The Food and Drug Administration’s (FDA) Office of Prescription Drug Promotion (OPDP) focused its end-of-year enforcement efforts on drug manufacturers’ promotions on tv, social media ads, and electronic promotion efforts. The OPDP issued in December six of its eleven total enforcement letters for 2016.  The eleven disciplinary letters represents a small spike from previous years’ letters – OPDP issued nine letters in 2015.  Taken as a whole, these letters show drug companies that they must pay close attention to what their employees and consultants are saying about their products, regardless of where and how the message is being transmitted.  In years’ past, FDA scrutinized ads placed on social media such as Instagram and Facebook and FDA is now also looking at email promotions and promotional messages on YouTube.

Two of the letters were aimed at two large drug manufacturers for their television advertisements that the FDA considered as false and misleading to viewers and consumers. For example, the FDA stated that one of the ads was misleading because of its fast paced and distracting visuals, all of which minimized the serious and life-threatening risks associated with the drug.

While the OPDP’s attention to television ads was expected, the latter batch of enforcement letters showed that OPDP is also scrutinizing electronic advertisements. OPDP focused on YouTube videos, emails, and manufacturer website videos.  The claims raised by the OPDP in these letters generally focused on broad and misleading statements.

One untitled letter from the OPDP to a foreign drug manufacturer targeted the manufacturer’s YouTube video, which OPDP claimed to suggest that the drug was approved worldwide, when the drug is not actually approved by the FDA and is still considered investigational. The OPDP stated that language in the YouTube video, such as “world’s first,” with no other clarification statements about the drug’s actual approved use in the United States or in other countries was misleading.  Additionally, the video made claims about the superior quality of the drug compared to competitor products and minimized the drug’s risks.  The OPDP stated that these claims violate the Federal Food, Drug and Cosmetic Act since the drug was not even proven to be safe and effective in the United States.  The letter called for the manufacturer to cease its use of the misleading language in the video and to submit a response letter to the FDA with a plan outlined for discontinuation of such language.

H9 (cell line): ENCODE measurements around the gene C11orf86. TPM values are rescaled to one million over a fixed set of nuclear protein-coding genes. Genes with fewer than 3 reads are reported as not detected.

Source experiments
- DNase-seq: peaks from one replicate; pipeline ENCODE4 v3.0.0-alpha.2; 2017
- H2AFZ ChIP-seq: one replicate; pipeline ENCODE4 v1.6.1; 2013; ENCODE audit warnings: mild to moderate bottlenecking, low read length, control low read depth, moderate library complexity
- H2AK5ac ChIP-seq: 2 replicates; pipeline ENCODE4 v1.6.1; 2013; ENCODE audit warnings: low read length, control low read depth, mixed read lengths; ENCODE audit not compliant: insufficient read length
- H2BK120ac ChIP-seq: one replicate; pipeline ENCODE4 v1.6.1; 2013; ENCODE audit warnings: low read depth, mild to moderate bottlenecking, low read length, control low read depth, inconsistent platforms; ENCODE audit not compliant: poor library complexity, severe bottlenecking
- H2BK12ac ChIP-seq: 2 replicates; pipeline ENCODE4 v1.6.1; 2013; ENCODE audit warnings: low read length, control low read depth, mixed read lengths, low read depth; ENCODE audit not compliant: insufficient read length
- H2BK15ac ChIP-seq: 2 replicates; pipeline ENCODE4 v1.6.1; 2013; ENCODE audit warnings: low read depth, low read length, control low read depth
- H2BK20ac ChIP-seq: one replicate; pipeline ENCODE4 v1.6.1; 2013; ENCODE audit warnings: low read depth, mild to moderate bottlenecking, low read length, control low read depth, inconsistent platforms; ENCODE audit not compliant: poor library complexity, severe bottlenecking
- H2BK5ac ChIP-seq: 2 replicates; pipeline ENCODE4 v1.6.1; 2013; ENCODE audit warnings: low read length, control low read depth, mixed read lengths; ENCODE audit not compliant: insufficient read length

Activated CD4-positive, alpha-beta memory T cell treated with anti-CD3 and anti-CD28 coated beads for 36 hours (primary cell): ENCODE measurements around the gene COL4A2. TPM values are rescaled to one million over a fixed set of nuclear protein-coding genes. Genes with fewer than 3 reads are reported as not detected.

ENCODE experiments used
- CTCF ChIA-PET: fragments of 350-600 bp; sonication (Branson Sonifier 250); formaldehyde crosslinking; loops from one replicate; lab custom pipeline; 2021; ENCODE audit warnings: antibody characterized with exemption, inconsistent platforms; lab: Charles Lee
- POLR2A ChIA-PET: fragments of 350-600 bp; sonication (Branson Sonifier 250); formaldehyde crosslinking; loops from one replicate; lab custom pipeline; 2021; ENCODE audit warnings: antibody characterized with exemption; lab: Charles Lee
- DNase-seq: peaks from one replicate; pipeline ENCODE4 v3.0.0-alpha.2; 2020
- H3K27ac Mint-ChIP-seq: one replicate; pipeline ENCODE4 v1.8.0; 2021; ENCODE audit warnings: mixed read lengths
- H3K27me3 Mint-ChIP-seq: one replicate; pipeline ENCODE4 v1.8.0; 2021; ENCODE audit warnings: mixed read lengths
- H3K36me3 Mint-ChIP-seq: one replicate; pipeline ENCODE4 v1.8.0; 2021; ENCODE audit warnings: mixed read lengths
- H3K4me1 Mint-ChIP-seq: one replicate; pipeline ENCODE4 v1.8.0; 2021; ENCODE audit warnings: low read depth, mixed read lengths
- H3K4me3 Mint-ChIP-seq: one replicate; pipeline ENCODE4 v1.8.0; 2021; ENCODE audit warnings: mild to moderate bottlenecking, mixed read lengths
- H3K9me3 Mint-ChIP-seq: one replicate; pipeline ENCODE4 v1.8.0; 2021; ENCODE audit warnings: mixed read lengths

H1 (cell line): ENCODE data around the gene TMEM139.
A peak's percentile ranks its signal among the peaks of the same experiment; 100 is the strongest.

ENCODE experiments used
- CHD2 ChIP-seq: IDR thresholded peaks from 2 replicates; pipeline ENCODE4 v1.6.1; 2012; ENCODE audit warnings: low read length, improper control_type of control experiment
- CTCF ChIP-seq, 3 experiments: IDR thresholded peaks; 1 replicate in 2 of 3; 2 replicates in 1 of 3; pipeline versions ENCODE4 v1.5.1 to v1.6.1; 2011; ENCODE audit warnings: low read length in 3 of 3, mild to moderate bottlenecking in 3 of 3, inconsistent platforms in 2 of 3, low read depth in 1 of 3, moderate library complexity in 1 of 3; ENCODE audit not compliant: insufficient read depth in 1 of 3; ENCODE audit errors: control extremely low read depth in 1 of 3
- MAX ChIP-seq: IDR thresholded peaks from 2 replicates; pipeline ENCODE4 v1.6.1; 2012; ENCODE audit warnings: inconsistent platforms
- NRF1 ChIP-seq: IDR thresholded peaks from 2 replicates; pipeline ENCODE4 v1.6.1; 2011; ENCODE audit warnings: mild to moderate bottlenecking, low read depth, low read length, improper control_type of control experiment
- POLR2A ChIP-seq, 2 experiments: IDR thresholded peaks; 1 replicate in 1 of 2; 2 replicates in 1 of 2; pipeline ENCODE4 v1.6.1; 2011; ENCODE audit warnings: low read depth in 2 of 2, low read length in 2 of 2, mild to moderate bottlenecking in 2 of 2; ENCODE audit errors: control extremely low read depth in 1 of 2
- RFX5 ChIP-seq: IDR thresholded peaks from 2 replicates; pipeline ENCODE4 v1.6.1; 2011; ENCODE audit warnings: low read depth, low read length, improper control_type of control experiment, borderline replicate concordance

OPDP also focused on email promotions. One manufacturer received a Warning Letter because OPDP felt that the company’s promotional emails minimized the product’s risks – the email contained no mention of the drug’s risks, while including all of the drug’s benefits.  Notably, the email included a link for the reader to access more information about the drug but the FDA found that the link was not enough to spare the manufacturer from an FDA enforcement action as the actual email text did not contain any mention of the drug’s risks.  The Warning Letter requested that the manufacturer discontinue the misleading emails and any other similar promotions, as well as issue a corrective action plan to the FDA.

The latest OPDP letters are a sign to industry to review and monitor its promotional videos and messages on all media, as the new methods of drug promotion are coming under FDA scrutiny.